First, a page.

Take a look at Angry Joe's review who started with a very negative review and than changed his mind after playing for some time:

For me it was the most immersive experience I ever had in a MMO.

If I remember correctly you are / understand German? Then have a look at GamersGlobal Preview. It is one of those still written while under the NDA, but you should get a mostly positive review without hiding the limitations / possible flaws of TESO.

I personally gave up during the second stress test somewhere around level 8. It felt like a well polished Triple-A MMO but it was as you described in one of your posts: "questing on rails".
Not to keep plugging Belghast, but he did address those early "rails" in TESO which are intentional here-

A lot of the time us veterans forget there are younger new MMOers that need their hand held. I remember playing EQ and DAoC for the first time, those games took me weeks to get my head out of my ass (not sure if I can say ass here. I usually don't comment here. I lurk, but never thought to ask if I can say ass. Is ass Ok?). Then WoW changed that by holding my hand more. Man it was refreshing to log into WoW.

Just saying there are assloads of new MMOers that need those first 10 levels bottle fed.

I said ass again sorry.
ESO is in every sense an Elder Scrolls Game... you either love them or hate them... or at least never understood the fuss about them. Like every single Elder Scrolls game you begin the game with a "prisoner" sequence. You had to play through this is Skyrim, Oblivion, and Morrowind.... and at this point I really don't remember the intro sequence in Daggerfall but I believe it was a prisoner scene as well. It would not be TES were it not for this start of the game. The tutorial/introduction is rather short and pending you don't stop and smell the roses much, you can get through it quickly. After that it is once again like a TES game. There is a clear sequence of quests you can follow, but you can also choose to go off script pretty much from the start and faff about.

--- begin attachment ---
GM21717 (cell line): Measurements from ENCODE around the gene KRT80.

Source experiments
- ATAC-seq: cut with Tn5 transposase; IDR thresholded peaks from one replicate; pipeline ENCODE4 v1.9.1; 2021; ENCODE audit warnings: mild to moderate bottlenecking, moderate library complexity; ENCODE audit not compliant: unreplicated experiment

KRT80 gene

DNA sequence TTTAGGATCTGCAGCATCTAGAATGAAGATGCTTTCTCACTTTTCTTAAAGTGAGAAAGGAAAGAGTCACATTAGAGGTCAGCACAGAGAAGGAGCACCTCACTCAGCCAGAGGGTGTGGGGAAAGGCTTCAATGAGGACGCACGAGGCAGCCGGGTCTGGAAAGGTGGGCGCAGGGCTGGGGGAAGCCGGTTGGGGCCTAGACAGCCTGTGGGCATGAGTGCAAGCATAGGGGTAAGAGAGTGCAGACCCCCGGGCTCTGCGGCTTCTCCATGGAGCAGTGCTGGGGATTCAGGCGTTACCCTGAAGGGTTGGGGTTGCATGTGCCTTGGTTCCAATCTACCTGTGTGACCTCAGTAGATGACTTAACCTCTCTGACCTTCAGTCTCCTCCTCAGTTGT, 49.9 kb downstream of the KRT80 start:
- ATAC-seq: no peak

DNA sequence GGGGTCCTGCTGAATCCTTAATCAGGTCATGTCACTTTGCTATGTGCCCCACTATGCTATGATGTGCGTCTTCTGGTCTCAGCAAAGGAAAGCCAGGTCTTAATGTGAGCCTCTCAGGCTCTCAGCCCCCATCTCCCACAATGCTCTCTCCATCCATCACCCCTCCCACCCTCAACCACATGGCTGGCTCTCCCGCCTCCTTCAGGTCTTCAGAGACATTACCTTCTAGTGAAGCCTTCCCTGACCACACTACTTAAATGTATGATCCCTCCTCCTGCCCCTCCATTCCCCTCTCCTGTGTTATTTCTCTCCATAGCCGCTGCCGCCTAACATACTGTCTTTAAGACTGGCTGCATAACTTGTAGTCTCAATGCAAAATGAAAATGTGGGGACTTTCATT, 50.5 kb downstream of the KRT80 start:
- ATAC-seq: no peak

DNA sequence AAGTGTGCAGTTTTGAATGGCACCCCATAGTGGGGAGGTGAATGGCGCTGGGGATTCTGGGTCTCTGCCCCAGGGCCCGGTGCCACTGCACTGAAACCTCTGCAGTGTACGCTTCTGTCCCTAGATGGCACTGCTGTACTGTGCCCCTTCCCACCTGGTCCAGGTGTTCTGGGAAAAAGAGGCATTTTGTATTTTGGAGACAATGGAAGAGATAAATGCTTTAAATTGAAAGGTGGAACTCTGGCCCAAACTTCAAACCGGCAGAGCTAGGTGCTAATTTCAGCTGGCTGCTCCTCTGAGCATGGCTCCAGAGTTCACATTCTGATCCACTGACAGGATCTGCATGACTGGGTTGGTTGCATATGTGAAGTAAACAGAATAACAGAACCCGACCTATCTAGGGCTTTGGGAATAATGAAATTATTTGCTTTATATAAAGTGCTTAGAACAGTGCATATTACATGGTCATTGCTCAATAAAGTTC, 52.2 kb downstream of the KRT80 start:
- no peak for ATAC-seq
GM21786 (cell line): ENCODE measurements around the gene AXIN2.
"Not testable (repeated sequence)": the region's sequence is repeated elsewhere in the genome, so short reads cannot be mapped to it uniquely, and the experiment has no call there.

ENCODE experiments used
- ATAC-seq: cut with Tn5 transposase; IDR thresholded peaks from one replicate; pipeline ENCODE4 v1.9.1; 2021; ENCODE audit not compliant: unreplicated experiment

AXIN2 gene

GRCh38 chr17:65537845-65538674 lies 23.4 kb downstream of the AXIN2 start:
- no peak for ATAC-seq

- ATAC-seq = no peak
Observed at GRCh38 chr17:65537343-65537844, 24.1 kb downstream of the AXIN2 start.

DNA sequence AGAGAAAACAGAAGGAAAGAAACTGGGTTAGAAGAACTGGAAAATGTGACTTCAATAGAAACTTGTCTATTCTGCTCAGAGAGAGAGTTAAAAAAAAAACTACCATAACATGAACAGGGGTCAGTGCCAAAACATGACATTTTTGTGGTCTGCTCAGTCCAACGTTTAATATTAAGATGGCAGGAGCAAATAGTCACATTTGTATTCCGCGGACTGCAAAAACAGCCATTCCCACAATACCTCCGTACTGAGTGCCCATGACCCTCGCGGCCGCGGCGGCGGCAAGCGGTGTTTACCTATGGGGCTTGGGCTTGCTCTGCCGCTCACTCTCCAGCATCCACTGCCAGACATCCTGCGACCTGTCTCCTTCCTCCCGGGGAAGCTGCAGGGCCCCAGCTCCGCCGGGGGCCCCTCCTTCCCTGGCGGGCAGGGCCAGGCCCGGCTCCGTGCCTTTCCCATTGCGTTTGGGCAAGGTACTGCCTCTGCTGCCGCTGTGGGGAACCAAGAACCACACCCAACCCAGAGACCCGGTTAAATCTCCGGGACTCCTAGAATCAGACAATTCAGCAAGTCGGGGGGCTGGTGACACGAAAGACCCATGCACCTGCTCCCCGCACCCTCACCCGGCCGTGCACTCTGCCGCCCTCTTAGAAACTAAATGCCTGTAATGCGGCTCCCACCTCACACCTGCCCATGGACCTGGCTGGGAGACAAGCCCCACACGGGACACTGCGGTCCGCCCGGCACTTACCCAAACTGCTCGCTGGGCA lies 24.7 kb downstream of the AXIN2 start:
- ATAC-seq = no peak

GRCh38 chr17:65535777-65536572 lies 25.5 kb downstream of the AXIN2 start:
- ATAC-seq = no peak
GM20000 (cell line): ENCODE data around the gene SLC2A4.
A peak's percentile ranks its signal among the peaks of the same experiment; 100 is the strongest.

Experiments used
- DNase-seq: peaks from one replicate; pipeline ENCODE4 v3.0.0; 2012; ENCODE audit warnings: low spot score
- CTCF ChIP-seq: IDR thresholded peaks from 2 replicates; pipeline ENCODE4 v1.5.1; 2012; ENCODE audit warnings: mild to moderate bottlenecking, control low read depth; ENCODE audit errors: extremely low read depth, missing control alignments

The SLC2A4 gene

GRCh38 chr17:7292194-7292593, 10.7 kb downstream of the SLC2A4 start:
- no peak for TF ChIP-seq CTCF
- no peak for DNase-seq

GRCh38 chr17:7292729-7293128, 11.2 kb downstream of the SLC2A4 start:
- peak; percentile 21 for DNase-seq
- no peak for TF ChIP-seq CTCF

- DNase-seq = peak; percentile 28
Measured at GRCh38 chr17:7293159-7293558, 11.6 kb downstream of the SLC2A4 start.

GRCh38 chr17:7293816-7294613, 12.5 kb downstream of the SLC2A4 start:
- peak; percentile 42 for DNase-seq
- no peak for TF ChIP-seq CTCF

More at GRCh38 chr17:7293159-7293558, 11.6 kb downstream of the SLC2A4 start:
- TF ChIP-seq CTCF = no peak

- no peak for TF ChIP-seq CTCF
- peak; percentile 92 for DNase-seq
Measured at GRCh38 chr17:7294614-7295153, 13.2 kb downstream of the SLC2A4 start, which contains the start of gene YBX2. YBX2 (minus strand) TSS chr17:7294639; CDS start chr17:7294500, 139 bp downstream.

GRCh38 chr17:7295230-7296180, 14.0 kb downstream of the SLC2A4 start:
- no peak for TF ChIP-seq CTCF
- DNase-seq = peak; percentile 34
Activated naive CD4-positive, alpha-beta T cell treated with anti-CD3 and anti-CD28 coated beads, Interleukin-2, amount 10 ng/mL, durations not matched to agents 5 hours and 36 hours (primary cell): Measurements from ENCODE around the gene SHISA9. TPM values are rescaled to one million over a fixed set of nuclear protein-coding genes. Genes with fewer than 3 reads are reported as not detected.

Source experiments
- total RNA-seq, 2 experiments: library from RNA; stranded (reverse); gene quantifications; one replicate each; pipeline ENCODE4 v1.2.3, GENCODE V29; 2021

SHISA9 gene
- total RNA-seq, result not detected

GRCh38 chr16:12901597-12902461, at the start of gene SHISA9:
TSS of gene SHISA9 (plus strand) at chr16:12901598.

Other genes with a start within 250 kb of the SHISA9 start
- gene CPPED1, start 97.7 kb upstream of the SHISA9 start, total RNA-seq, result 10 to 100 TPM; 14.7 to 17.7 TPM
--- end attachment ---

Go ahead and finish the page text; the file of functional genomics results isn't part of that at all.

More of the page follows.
In any given area there are one or two quests you need to complete to progress the story to the next area. However you do not have to pick up any additional quests if you do not choose to. Personally when I start a new character I rush through the introduction and wander around the starter islands killing random mobs and collecting ore to craft my own gear. That is not to say that the quests are not well worth your time spent, because they tend to be the easiest way to level... but that is completely optional. I love the crafting system... has more depth that pretty much any crafting system I have gamed under. The awesome thing about it is that it has a heavy exploration component.

Remember how cool it was the first time you realized you would have to go down into Blackrock Depths to use the Black Forge to craft any of the Dark Iron items? That was at least a really cool moment for me. There are hidden crafting stations scattered throughout the world, each one can produce a certain type of gear that you can ONLY get through using those stations. So when you find a crafter that can make it, you two will have to venture to that area to get the items crafted. I like that I have multiple options of getting materials. I can either run around the world looking for Iron, or I can go on a murderous rampage and melt down gear into raw resources.